Do you know the difference between a Supply Side Platform (SSP) and a Demand Side Platform (DSP)? Or would you have to phone a friend?

If you answered phone a friend, you’re not alone. While SSPs and DSPs sound self-explanatory, there’s more to them than just supply and demand. Understanding what makes them different and how they work can be confusing for even the most seasoned digital advertiser.

Here’s a basic 101 breakdown of how these platforms operate and the benefits they offer advertisers and publishers.

What’s a Supply Side Platform

Supply Side Platforms (SSPs) help publishers sell digital ad impressions. Using automated auctions, publishers can sell and manage display, video, and native ad inventory for desktop and mobile.

Related Post: Good Bots, Bad Bots, and What You Need to Know

SSPs give publishers more control over their inventory. More control is appealing, especially given the risks programmatic poses (e.g. brand safety).

Related Post: Programmatic Advertising: Why We’ve Lost That Loving Feeling

SSPs offer some other sweet benefits, too. They help publishers aggregate and manage their networks and ad buyers more efficiently. Plus SSPs will help you find marketers who’ll maximize the value of the impressions you’re selling. Ca-ching!

Source: Giphy

If you’re in the market for an SSP, notable ones include AppNexus and OpenX.

What’s a Demand Side Platform

Demand Side Platforms (DSPs) automate the digital ad buying process. They reduce the need for negotiating which typically takes place between media buyers and sellers.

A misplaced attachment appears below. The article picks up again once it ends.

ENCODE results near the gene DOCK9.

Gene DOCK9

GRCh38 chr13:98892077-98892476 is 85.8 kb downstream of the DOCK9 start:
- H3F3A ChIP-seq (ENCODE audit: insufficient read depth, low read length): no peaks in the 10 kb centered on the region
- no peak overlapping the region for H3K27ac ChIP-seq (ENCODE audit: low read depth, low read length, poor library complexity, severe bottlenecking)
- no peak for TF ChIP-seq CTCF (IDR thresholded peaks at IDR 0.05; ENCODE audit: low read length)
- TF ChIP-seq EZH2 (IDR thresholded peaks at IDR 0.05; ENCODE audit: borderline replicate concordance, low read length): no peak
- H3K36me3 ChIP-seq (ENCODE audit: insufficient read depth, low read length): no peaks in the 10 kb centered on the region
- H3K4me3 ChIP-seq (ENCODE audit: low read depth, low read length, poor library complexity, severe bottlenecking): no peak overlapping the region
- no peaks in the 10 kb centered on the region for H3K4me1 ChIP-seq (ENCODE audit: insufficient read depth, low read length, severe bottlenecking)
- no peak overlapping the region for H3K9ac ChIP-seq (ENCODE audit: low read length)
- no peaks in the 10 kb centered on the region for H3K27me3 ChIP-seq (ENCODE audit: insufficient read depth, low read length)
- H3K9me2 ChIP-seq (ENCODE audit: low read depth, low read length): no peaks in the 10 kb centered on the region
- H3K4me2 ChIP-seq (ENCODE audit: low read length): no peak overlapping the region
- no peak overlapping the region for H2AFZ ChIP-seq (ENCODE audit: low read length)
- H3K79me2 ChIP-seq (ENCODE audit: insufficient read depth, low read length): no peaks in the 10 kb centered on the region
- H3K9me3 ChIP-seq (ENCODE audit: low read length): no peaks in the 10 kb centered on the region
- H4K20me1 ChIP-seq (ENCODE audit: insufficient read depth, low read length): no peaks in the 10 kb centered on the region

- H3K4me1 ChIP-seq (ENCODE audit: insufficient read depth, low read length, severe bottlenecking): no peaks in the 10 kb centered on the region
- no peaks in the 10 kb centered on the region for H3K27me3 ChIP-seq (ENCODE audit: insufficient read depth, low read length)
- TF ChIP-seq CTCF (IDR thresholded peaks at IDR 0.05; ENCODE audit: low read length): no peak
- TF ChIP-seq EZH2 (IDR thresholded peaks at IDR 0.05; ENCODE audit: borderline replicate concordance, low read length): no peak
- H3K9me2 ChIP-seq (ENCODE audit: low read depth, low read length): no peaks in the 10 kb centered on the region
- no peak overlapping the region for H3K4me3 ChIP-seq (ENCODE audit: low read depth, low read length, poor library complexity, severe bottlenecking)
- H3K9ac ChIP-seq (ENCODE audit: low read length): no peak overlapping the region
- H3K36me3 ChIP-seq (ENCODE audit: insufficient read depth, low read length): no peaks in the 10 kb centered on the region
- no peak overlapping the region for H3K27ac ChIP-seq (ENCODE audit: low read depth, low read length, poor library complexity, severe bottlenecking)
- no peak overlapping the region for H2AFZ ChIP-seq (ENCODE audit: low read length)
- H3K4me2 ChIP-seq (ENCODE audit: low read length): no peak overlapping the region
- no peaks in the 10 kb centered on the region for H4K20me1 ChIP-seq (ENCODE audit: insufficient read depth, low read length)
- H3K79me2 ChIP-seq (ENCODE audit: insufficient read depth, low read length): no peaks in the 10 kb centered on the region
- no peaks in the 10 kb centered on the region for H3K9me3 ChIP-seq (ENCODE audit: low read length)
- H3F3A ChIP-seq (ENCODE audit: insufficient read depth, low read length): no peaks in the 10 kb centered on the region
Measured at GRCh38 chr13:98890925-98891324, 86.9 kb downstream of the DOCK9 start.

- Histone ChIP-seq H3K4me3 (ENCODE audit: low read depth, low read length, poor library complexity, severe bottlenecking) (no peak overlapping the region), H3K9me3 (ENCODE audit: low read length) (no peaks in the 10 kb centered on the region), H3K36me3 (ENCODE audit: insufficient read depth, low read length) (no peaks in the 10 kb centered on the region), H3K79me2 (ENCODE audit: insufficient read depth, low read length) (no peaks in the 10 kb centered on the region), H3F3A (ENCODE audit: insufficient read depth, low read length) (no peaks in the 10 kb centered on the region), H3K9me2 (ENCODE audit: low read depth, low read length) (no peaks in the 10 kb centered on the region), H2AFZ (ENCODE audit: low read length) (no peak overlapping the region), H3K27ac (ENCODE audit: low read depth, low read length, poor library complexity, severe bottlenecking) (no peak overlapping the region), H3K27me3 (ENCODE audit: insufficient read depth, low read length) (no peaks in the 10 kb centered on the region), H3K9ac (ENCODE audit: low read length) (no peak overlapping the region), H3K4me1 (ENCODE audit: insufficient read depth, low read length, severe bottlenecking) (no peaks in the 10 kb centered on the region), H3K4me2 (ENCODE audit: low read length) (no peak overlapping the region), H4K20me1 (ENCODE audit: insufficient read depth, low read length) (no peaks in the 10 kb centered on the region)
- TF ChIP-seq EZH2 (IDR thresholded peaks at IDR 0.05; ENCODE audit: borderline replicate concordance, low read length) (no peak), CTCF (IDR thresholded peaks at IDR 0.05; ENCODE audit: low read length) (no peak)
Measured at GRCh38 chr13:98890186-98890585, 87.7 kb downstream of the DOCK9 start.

Instead, DSPs have access to digital ad space, placing bids in real-time across a variety of ad exchanges. This helps advertisers buy mobile, video, display, and search ads.

If you’re concerned about budget, DSPs will determine which impressions generate the most value. DSPs are programmed to help marketers find the most cost-efficient ad impressions to target the right audience for their brand or product.

Source: Giphy

In need of a DSP? Popular ones include MediaMath and DataXu.

How They Work Together

SSPs have access to website traffic from publishers. This traffic is what advertisers need access to. So, SSPs connect with DSPs to provide the traffic.

The DSP will dictate the direction of the SSP. For example, let’s say Mr. Crabs (DSP) has clients who need insurance traffic. Patrick (SSP) will solicit publishers that have traffic looking for insurance.

Source: Giphy

On a larger scale, imagine a grocery store like Acme who needs advertising from Coca-Cola, General Mills, and Heinz. Instead of Acme having to connect with each brand, they can work with a DSP like DoubleClick who has access to advertisers which include these brands and others.


Supply and Demand Side Platforms are more complex than their name implies. Now that you know the difference between them and how they work together, you can be the “phone a friend." Just make sure you answer when your friend calls.